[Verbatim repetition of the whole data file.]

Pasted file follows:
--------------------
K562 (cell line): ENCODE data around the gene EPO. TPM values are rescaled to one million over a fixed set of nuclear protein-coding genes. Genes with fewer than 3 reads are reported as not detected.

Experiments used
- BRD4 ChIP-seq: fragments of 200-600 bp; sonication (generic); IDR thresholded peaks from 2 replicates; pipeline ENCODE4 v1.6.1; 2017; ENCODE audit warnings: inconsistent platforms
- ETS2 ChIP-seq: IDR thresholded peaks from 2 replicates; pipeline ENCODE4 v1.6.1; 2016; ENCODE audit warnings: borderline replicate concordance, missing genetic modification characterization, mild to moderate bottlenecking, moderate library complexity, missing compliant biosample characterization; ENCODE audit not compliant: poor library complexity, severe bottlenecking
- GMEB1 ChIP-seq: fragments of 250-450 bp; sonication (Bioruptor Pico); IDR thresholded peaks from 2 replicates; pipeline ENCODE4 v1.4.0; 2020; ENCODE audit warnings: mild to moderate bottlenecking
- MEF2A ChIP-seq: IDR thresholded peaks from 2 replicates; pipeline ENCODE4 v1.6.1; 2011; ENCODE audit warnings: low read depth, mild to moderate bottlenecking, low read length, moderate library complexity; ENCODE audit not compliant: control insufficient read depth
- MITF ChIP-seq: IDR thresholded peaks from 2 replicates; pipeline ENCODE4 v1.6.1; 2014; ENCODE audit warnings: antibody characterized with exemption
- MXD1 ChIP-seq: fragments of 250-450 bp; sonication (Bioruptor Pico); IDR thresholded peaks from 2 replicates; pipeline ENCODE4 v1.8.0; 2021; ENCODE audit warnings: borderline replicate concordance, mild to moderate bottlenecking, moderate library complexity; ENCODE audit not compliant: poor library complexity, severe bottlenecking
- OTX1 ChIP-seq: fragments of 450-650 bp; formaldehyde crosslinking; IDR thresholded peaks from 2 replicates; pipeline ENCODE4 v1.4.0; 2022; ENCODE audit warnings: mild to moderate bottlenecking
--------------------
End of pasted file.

K562 (cell line): ENCODE data around the gene EPO. TPM values are rescaled to one million over a fixed set of nuclear protein-coding genes. Genes with fewer than 3 reads are reported as not detected.

Experiments used
- BRD4 ChIP-seq: fragments of 200-600 bp; sonication (generic); IDR thresholded peaks from 2 replicates; pipeline ENCODE4 v1.6.1; 2017; ENCODE audit warnings: inconsistent platforms
- ETS2 ChIP-seq: IDR thresholded peaks from 2 replicates; pipeline ENCODE4 v1.6.1; 2016; ENCODE audit warnings: borderline replicate concordance, missing genetic modification characterization, mild to moderate bottlenecking, moderate library complexity, missing compliant biosample characterization; ENCODE audit not compliant: poor library complexity, severe bottlenecking
- GMEB1 ChIP-seq: fragments of 250-450 bp; sonication (Bioruptor Pico); IDR thresholded peaks from 2 replicates; pipeline ENCODE4 v1.4.0; 2020; ENCODE audit warnings: mild to moderate bottlenecking
- MEF2A ChIP-seq: IDR thresholded peaks from 2 replicates; pipeline ENCODE4 v1.6.1; 2011; ENCODE audit warnings: low read depth, mild to moderate bottlenecking, low read length, moderate library complexity; ENCODE audit not compliant: control insufficient read depth
- MITF ChIP-seq: IDR thresholded peaks from 2 replicates; pipeline ENCODE4 v1.6.1; 2014; ENCODE audit warnings: antibody characterized with exemption
- MXD1 ChIP-seq: fragments of 250-450 bp; sonication (Bioruptor Pico); IDR thresholded peaks from 2 replicates; pipeline ENCODE4 v1.8.0; 2021; ENCODE audit warnings: borderline replicate concordance, mild to moderate bottlenecking, moderate library complexity; ENCODE audit not compliant: poor library complexity, severe bottlenecking
- OTX1 ChIP-seq: fragments of 450-650 bp; formaldehyde crosslinking; IDR thresholded peaks from 2 replicates; pipeline ENCODE4 v1.4.0; 2022; ENCODE audit warnings: mild to moderate bottlenecking